In both cases, there is a difficult choice to be made on the resolution of control space. To make the problem worse, Bocquet (2005) has shown that, for atmospheric dispersion problems, the source estimation of atmospheric pollutant from inversions using pointwise measurements depends strongly on the control space resolution, even when using a proper classical Tikhonov regularisation (background-error term of quadratic form in the cost function).

### 1.2. Multiscale approach

To partially solve this resolution issue, a multiscale framework for such inversions was proposed (Bocquet, 2009). It is at the crossroads between a coarse partitioning of control space subject to aggregation errors and a highly resolved control space where regularisation is decisive. The method consists of constructing an adaptive grid of control space (also called a *representation* of control space in the following). This adaptive grid is optimal in the sense that it is designed to optimally capture the information carried by the observations and inject into control space through a model and the assimilation system. This is achieved by maximizing an objective function that measures the reduction of uncertainty granted by the observations on a space of all potential adaptive grids (later called a *dictionary* or *class*).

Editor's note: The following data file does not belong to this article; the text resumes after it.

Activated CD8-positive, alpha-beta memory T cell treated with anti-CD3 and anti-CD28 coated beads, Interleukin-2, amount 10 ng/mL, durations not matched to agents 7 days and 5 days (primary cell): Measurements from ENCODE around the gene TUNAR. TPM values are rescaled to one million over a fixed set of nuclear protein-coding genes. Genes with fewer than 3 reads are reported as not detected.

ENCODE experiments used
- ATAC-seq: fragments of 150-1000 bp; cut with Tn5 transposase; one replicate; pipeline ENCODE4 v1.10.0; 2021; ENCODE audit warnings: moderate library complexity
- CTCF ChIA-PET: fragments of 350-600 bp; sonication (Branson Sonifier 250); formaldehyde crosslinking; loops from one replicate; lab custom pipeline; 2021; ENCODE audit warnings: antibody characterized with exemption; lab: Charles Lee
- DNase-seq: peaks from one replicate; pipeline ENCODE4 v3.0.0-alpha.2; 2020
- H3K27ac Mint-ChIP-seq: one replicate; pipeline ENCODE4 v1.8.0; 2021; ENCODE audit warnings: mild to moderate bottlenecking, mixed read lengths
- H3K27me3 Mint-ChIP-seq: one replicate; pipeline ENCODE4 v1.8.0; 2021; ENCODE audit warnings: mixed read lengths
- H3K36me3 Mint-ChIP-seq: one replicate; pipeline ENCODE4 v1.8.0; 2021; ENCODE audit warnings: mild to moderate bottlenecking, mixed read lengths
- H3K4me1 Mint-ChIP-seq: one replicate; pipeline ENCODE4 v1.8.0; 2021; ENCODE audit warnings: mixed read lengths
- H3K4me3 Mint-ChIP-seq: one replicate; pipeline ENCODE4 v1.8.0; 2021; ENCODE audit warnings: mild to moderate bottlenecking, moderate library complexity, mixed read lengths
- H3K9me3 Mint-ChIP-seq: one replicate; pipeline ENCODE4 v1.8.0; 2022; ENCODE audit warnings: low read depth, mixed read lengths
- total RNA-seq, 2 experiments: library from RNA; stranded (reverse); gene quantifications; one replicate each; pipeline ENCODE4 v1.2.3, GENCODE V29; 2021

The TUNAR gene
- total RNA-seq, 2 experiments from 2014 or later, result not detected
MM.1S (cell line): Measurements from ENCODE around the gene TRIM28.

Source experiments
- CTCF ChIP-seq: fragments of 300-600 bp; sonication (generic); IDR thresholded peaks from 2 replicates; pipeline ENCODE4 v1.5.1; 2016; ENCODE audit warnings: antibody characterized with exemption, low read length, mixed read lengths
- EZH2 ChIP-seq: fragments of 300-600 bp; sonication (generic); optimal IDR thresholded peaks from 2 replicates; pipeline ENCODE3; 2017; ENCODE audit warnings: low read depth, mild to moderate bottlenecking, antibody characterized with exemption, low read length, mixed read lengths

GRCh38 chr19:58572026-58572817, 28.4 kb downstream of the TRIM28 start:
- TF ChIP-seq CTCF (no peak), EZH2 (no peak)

The method quantifies how observational information is propagated into control space. It diagnoses poorly observed areas. It informs how space- and time-scales should be related for the problem at hand. Also, it has strong algorithmic implication. Indeed, the method shows how to devise adaptive grids of control space that have significantly fewer grid cells than the original finest regular grid, but which can still capture most of the information content of observations. Such an adaptive grid was built and tested on the European Tracer Experiment (ETEX; Nodop *et al.*, 1998). The inversion of the source term of this dispersion event was performed much faster with an optimization over about 100 times fewer independent variables in this adaptive grid, with results very similar to those obtained with a regular fine grid.

The method also offers a starting point for a general conceptual and mathematical framework for multiscale data assimilation in atmospheric chemistry, or in other areas of geophysics.

This two-part article aims to continue and improve the potential of this formalism and prepare for large-scale applications. The first part explores a few essential questions still unanswered, such as

Can the Bayesian approach that is currently used in geophysical data assimilation be made consistent with the multiscale framework of the method?